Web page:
But ONLY if your club actively uses social media! You might have a club Twitter but if it's never updated don't promote it as it makes people think there isn't much going on. Have the icons at the top of your homepage and not the bottom too. Something like an active Facebook page can really paint a very positive, friendly picture of a club that has a big impact on someone's overall impression of your club so don't hide it away. You can embed your social media feed on your homepage too, but again, only do this if it's an active account.
6) It must be mobile friendly
Many old websites aren't automatically responsive when viewed on a mobile device, meaning the text is often too small, the navigation is
all over the place and the design looks awful. This again will turn off potential customers who will file it under 'too hard' and go somewhere else.
So many people use their phones/tablets as their primary internet search tool and if a website isn't mobile friendly it won't get listed by Google in a mobile search either. That's quite a big deal. Is your current website mobile friendly? Look at it on your phone and see!
If not there are some plug-ins you can purchase to adapt some sites. Meanwhile Duda is one site builder where mobile-ready is included in it's 'lite' package as standard.
7) Content is key
You know what your site is going to look like and how people are going to find things but what are they going to find??
Using sailing jargon is a no-no - search engines are text driven so the language (keywords) used on your website should be what people are searching for. For the same reason it's important to complete the 'alt text' in images so Google can read it otherwise you won't appear when, for example, someone searches 'learn to sail Birmingham'.
Good quality (not blurry) images that are relevant and recent are critical as is using video. Facebook called 2015 the year of video as more people than ever are using video as their main source of getting information. But before you panic the RYA You Tube channel has HEAPS of 'how to' and 'get involved' type videos you can share on your site as a starting point at least.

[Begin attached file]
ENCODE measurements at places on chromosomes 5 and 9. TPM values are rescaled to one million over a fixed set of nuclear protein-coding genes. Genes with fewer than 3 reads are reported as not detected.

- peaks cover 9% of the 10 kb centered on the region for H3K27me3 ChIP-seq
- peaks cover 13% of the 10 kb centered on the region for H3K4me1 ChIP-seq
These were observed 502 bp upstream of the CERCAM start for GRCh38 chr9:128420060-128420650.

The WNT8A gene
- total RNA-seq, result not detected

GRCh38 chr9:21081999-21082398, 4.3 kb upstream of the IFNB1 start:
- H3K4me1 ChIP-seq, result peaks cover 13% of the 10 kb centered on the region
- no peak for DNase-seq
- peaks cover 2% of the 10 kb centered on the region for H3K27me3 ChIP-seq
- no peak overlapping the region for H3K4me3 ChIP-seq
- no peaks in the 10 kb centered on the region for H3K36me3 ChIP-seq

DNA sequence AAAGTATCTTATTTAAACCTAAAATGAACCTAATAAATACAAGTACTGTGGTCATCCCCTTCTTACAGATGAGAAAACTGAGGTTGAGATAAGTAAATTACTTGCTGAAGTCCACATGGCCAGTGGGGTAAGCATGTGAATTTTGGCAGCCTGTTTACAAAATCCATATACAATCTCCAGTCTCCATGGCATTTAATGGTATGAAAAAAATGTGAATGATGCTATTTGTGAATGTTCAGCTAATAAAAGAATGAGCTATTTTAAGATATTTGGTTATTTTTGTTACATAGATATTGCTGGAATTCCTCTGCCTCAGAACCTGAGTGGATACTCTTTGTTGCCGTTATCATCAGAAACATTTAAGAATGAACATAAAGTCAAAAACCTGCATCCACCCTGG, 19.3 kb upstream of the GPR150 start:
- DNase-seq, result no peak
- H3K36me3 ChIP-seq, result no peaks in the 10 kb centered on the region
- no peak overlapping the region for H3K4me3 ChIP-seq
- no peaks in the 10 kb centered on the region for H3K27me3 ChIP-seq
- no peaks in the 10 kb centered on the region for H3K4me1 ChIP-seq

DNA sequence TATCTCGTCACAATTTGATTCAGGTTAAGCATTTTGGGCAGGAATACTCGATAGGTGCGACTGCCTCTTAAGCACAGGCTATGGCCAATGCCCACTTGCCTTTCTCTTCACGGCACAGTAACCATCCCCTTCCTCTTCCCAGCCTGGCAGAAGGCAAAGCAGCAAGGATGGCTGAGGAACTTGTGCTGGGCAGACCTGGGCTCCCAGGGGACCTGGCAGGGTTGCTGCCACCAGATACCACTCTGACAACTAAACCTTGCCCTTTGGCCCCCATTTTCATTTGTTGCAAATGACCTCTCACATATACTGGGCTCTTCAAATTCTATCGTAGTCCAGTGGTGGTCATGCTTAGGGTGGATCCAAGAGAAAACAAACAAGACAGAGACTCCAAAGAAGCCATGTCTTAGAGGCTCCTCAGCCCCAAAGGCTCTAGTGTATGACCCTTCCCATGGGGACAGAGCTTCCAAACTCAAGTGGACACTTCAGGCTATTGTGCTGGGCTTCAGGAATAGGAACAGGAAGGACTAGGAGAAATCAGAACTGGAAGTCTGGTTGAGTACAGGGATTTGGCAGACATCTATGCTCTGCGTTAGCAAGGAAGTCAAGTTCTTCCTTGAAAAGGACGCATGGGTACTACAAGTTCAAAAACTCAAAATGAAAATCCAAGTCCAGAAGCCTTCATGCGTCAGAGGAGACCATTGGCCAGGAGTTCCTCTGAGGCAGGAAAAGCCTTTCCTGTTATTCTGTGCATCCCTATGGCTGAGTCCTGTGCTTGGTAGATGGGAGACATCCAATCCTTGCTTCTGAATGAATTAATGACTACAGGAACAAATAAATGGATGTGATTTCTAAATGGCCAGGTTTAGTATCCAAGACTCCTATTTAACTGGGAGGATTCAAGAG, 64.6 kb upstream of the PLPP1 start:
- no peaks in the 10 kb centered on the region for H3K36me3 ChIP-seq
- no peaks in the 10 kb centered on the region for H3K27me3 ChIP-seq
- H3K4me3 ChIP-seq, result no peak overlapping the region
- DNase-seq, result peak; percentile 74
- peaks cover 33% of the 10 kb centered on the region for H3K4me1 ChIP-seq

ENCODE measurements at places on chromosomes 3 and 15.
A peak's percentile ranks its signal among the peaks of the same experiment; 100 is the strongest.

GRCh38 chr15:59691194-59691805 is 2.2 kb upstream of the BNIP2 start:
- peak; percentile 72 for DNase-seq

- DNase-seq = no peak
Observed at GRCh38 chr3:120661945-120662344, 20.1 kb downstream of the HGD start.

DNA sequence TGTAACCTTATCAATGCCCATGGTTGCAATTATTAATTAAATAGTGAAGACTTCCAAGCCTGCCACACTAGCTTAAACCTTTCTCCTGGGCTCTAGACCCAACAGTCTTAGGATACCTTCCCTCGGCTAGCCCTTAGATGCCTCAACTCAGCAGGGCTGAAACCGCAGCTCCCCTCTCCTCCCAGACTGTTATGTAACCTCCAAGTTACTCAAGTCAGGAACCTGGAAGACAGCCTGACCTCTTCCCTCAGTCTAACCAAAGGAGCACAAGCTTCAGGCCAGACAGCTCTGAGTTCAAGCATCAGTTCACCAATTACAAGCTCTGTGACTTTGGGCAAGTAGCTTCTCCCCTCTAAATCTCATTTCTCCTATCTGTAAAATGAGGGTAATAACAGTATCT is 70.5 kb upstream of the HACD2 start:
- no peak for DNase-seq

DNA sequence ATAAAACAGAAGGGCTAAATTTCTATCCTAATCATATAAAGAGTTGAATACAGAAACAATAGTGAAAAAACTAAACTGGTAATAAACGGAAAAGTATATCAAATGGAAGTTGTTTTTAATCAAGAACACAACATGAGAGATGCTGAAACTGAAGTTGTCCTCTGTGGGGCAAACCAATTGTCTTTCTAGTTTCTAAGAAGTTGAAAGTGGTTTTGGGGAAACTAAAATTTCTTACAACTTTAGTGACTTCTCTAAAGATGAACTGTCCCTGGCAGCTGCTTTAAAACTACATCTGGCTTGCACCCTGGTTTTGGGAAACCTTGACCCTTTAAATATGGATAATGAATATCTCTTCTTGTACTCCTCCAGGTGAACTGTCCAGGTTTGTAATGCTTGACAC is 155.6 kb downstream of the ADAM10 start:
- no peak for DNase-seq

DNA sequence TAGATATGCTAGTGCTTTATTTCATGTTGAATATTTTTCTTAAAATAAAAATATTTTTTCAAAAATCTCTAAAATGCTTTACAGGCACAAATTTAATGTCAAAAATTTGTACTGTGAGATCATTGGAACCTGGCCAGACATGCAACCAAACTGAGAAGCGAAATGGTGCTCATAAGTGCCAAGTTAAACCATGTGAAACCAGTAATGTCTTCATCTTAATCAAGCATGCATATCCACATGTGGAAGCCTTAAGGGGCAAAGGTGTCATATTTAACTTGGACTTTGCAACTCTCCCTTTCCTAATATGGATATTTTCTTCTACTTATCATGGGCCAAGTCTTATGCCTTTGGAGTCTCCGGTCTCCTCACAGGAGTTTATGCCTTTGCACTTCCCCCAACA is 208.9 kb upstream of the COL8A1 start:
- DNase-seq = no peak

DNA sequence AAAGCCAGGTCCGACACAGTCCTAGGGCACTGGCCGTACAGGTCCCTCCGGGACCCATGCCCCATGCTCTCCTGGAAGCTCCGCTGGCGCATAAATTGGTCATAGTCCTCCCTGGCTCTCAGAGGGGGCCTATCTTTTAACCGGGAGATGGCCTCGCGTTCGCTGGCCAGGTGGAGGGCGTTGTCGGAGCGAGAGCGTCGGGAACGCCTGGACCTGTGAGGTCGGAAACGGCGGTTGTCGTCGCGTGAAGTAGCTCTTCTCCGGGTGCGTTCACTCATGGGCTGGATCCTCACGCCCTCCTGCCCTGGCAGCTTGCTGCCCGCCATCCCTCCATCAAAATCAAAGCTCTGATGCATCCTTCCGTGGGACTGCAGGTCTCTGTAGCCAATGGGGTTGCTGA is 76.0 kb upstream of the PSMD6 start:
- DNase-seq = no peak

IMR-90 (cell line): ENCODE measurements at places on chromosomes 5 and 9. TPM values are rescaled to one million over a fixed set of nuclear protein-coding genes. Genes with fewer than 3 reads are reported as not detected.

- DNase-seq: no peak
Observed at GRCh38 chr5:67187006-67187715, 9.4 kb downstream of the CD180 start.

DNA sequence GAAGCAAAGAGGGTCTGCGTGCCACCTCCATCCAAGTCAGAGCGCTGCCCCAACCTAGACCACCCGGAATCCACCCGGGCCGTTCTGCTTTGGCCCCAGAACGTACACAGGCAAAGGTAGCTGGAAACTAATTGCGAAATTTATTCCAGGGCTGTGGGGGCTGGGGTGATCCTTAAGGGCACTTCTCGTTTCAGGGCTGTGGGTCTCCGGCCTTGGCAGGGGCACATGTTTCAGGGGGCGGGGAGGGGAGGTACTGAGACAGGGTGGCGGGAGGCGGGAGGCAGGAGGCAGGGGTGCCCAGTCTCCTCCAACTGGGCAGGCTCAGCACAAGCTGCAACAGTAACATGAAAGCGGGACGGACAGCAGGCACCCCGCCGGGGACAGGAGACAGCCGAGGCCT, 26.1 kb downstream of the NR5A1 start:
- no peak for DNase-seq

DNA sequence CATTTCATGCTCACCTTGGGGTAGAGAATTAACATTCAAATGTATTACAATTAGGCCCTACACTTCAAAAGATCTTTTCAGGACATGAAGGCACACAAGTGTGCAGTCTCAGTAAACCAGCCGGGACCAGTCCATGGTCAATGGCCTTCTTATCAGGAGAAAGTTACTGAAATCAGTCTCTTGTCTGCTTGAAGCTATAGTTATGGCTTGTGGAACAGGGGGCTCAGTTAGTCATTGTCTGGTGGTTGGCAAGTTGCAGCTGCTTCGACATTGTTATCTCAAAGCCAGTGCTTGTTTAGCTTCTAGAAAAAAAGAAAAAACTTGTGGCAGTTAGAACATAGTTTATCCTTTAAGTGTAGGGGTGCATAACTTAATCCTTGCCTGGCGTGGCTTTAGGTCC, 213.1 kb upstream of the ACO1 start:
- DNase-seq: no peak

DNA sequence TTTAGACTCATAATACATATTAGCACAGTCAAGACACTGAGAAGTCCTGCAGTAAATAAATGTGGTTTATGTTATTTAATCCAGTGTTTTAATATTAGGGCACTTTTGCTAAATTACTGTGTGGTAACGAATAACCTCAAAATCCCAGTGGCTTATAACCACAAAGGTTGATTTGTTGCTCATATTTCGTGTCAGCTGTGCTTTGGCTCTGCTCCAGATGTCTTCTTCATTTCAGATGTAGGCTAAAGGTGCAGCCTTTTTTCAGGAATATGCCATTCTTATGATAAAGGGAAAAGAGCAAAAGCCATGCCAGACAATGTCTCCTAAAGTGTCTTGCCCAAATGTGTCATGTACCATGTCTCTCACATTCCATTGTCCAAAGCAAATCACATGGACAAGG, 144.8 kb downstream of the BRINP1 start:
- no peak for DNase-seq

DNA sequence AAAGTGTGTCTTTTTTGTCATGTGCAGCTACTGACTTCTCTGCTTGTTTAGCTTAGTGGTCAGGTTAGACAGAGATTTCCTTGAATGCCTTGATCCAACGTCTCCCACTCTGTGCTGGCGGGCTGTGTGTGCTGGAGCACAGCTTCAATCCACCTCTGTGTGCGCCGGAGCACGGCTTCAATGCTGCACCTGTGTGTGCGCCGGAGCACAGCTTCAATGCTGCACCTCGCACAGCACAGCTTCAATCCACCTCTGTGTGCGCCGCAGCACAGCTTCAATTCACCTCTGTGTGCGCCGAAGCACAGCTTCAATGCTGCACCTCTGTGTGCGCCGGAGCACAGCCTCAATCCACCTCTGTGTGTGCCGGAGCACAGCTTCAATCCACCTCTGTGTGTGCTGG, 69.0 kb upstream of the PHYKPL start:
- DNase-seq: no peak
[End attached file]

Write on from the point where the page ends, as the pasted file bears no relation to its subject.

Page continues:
Have lots of click-throughs and calls to action too so that there is not reams and reams of repeated information on pages - you want to encourage user choice.
8) Keep a content calendar
Tied in with the above but if you have static site that never changes it not only looks rubbish but it's also less likely to get picked up on searches as Google thinks you're inactive. Changing your content every now and then so you are promoting say three month blocks, with imagery and copy to reflect the focus of that period accordingly, and updating events is a good thing. Having a calendar, factoring in things like school holidays etc, provides a focus and also means more than one person can update it.
9) Measure your hard work
Google Analytics costs nothing yet the information you can get from it on how many unique people are visiting your site, which pages they are going to, how long they are spending there and what other parts of the site they interact with are mind-blowing. One of the most important pieces of information for you is knowing where people are coming from and how they are finding you (search engines, social, etc) so you can tailor your keywords. You just need a Google/Gmail account to get started.
10) Member areas can add value
So many club websites dilute their message as they are trying to speak to too many audiences at the same time. As a result nothing gets done well. Having a members' only area, with a login, where things like race results, duty rota etc, is posted contains all that sort of information in one place and also gives members another reason to feel like the club is looking after them and any secure information too.